Protein is not only important for building and repairing muscle but also plays a vital role in healthy eating and weight loss. It is readily available in a variety of foods, including poultry, meat, dairy, fish, eggs, legumes, nuts, seeds, soy, and even whole grains. Research shows that consuming higher-protein meals or snacks can help reduce hunger and extend the feeling of satiety, making it easier to manage your weight.
The recommended daily allowance (RDA) for protein intake is 56 grams per day for men aged 19–50 and 46 grams per day for women. However, the specific protein recommendation for an individual can be calculated based on body weight. According to Lindsey Kane, RD, a general guideline is to consume 0.8 grams of protein per kilogram of body weight (about 0.4 grams per pound). For example, someone weighing 154 pounds would aim for approximately 56 grams of protein per day. You can track your protein intake using apps like MyFitnessPal.
Not getting enough protein in your diet can lead to various signs that indicate a deficiency. Here are some important signs to watch out for:
Loss of Muscle Mass:
Protein is composed of amino acids, which are essential for building and maintaining muscle. Insufficient protein intake can result in a decrease in muscle mass. You may notice this as decreased strength, changes in weight, or how your clothes fit, according to Randy Evans, RD.
Prone to Stress Fractures:
Protein plays a crucial role in overall adult bone health, in addition to calcium. When the body lacks sufficient protein to provide energy, it may start using skeletal muscle tissue as an alternative source. Over time, this can make your bones more susceptible to injuries such as stress fractures and breaks, warns Cheryl Mussatto, RD, author of “The Nourished Brain” and “The Prediabetes Action Plan and Cookbook.”
Low protein levels can contribute to irritability. Protein helps stabilize mood by mitigating the effects of carbohydrates that can cause blood sugar spikes, says Jamie Hickey, a registered dietitian and personal trainer.
Weakened Immune System:
Protein is a building block of antibodies that support our immune system in fighting off bacteria and viruses. Insufficient protein intake can lead to a reduction in T cells, which are important for immune function. Being mindful of protein consumption is particularly crucial during cold and flu seasons, notes Mussatto.
Brittle Nails and Slow Hair Growth:
Lack of protein can result in brittle nails that break easily and dull, slow-growing hair. When protein is scarce, the body prioritizes conserving protein instead of allocating it for nail and hair health, explains Mussatto.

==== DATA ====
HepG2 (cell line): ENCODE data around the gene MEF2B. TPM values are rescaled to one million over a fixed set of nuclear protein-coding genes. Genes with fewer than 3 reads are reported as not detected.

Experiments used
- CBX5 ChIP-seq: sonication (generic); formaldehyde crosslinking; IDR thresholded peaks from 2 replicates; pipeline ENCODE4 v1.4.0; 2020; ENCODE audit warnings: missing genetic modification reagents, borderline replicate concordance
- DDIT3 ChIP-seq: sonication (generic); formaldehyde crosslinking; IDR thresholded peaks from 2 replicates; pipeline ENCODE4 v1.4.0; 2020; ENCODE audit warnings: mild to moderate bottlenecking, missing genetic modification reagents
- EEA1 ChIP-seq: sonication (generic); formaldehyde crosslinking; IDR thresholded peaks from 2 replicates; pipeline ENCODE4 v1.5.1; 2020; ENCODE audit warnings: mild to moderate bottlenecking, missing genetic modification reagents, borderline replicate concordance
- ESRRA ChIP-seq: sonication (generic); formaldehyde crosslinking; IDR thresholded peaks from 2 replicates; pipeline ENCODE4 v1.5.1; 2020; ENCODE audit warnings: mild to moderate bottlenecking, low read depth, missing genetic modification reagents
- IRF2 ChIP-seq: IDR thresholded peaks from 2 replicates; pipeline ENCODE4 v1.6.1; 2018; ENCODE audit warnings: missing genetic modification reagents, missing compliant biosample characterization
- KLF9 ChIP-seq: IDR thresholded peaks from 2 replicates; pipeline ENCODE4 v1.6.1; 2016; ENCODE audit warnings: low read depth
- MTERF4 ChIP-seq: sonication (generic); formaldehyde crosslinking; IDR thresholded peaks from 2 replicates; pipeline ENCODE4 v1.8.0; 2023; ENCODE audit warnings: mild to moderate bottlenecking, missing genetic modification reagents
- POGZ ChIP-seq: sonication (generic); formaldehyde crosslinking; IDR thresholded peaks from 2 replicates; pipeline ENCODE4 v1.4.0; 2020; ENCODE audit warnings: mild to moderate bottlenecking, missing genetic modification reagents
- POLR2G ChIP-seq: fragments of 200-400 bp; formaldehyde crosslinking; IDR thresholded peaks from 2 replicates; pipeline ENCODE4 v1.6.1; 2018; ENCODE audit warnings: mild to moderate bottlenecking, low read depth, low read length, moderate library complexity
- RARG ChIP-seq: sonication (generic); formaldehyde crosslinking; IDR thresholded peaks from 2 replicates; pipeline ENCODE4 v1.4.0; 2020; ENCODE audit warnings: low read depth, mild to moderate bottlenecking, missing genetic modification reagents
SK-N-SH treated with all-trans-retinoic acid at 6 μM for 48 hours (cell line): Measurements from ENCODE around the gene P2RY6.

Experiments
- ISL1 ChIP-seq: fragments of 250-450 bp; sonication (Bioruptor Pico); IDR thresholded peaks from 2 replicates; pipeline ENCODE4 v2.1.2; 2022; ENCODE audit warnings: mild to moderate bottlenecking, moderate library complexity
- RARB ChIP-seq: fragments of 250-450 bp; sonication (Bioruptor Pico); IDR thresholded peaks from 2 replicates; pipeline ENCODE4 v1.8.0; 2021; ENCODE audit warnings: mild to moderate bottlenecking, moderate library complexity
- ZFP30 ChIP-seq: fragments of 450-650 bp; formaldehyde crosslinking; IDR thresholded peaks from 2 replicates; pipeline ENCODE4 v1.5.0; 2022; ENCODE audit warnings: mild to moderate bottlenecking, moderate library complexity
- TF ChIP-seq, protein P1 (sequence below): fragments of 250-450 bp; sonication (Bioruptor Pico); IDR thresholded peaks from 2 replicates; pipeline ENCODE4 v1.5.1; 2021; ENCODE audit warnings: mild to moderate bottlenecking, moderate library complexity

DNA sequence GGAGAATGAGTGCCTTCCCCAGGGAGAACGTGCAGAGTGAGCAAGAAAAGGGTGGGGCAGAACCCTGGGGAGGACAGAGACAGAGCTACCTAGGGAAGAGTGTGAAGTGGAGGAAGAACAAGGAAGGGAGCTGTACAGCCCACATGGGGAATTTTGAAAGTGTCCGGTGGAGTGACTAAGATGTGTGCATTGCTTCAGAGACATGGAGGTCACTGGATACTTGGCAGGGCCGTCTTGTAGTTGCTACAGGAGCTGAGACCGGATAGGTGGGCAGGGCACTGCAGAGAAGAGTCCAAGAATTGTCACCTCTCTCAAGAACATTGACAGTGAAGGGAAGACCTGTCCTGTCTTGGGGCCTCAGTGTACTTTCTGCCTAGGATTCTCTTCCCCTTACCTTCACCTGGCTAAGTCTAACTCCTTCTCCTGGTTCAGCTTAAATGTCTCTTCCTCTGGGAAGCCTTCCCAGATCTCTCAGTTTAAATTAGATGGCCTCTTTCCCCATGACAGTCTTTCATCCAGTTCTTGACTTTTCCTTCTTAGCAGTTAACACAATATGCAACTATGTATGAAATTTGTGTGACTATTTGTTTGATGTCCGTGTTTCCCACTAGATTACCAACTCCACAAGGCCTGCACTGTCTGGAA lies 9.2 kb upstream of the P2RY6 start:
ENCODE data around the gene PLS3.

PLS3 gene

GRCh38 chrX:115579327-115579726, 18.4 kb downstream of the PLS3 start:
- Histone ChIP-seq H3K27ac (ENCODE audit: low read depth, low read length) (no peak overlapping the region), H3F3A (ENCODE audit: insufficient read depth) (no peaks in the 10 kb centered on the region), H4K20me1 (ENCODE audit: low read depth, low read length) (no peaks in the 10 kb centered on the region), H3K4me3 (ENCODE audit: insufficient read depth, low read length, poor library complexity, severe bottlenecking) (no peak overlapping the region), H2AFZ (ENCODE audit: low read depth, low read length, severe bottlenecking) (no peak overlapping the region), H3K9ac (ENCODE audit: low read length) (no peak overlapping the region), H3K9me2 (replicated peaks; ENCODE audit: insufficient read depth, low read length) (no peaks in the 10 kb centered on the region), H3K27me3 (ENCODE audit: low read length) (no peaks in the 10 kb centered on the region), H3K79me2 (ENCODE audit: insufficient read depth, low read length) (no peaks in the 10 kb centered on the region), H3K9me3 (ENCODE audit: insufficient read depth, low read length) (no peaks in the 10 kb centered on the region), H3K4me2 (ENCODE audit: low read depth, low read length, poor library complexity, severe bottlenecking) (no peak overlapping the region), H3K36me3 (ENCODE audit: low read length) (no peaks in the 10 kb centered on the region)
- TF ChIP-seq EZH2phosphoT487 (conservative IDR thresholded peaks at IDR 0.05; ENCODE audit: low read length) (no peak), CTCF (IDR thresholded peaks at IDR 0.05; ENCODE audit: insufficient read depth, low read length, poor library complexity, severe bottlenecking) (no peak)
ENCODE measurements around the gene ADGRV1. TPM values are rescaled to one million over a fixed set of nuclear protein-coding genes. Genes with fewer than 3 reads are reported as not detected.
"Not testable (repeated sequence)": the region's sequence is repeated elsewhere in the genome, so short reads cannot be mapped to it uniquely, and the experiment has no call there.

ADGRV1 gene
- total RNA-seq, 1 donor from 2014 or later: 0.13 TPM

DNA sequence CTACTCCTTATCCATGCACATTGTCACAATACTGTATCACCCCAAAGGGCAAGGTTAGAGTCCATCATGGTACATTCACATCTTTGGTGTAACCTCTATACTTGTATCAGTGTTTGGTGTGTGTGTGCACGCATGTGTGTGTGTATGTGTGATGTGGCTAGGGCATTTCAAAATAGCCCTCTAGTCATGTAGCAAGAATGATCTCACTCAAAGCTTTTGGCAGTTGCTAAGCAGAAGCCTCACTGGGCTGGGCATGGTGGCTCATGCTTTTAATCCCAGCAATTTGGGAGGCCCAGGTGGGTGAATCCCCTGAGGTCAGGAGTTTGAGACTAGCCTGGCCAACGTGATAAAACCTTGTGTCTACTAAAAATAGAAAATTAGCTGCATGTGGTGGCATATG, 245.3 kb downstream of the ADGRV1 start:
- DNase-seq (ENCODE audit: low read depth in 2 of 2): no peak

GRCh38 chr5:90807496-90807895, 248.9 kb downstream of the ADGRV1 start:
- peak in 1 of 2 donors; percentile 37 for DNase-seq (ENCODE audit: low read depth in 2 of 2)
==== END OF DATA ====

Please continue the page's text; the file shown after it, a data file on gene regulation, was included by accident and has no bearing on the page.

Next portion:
In severe cases of protein deficiency, the body may struggle to adequately repair injuries or wounds. Certain events, such as surgeries, infections, or injuries, can increase our protein needs. Melissa Macher, RD, advises consulting with a healthcare professional or dietitian after such events to determine specific protein needs and optimal intake.
If you frequently find yourself heading back to the kitchen for snacks, it could be a sign of protein deficiency. Insufficient protein intake may leave you feeling perpetually hungry and unable to experience fullness, says Emily Danckers, MS, RD.
Unsatisfied After Meals:
If you consistently feel unsatisfied and hungry shortly after finishing a meal or snack, it may indicate the need to incorporate more protein into your diet. Protein digests more slowly than carbohydrates, providing sustained energy levels and satiety, according to Melissa Macher, RD.
Anemia: Inadequate protein intake can slow down metabolism, affecting the production of erythropoietin (EOP) hormone, which is crucial for red blood cell production. This can lead to anemia, a condition characterized by a deficiency of healthy red blood cells responsible for carrying oxygen to the body’s tissues. Fatigue, pale skin, shortness of breath (especially during exercise), and dizziness are common symptoms. It is recommended to consult a doctor if experiencing these issues.
If you frequently experience energy slumps throughout the day, protein may be the missing component. Protein slows down the release of glucose into the bloodstream, preventing blood sugar spikes after meals or snacks. Including protein sources in your meals and snacks, such as pairing fruit with nuts or nut butter or consuming Greek yogurt with fresh fruit, can help maintain consistent energy levels, advises Katie Vaughn, MS, RD.
Understanding the importance of protein and recognizing the signs of protein deficiency can help you make informed decisions about your diet and overall health. Ensure you meet your protein needs by incorporating a variety of protein-rich foods into your meals and snacks. If you have specific dietary concerns or requirements, consult with a healthcare professional or registered dietitian for personalized guidance. Prioritizing protein intake is an essential step toward achieving and maintaining optimal health and well-being.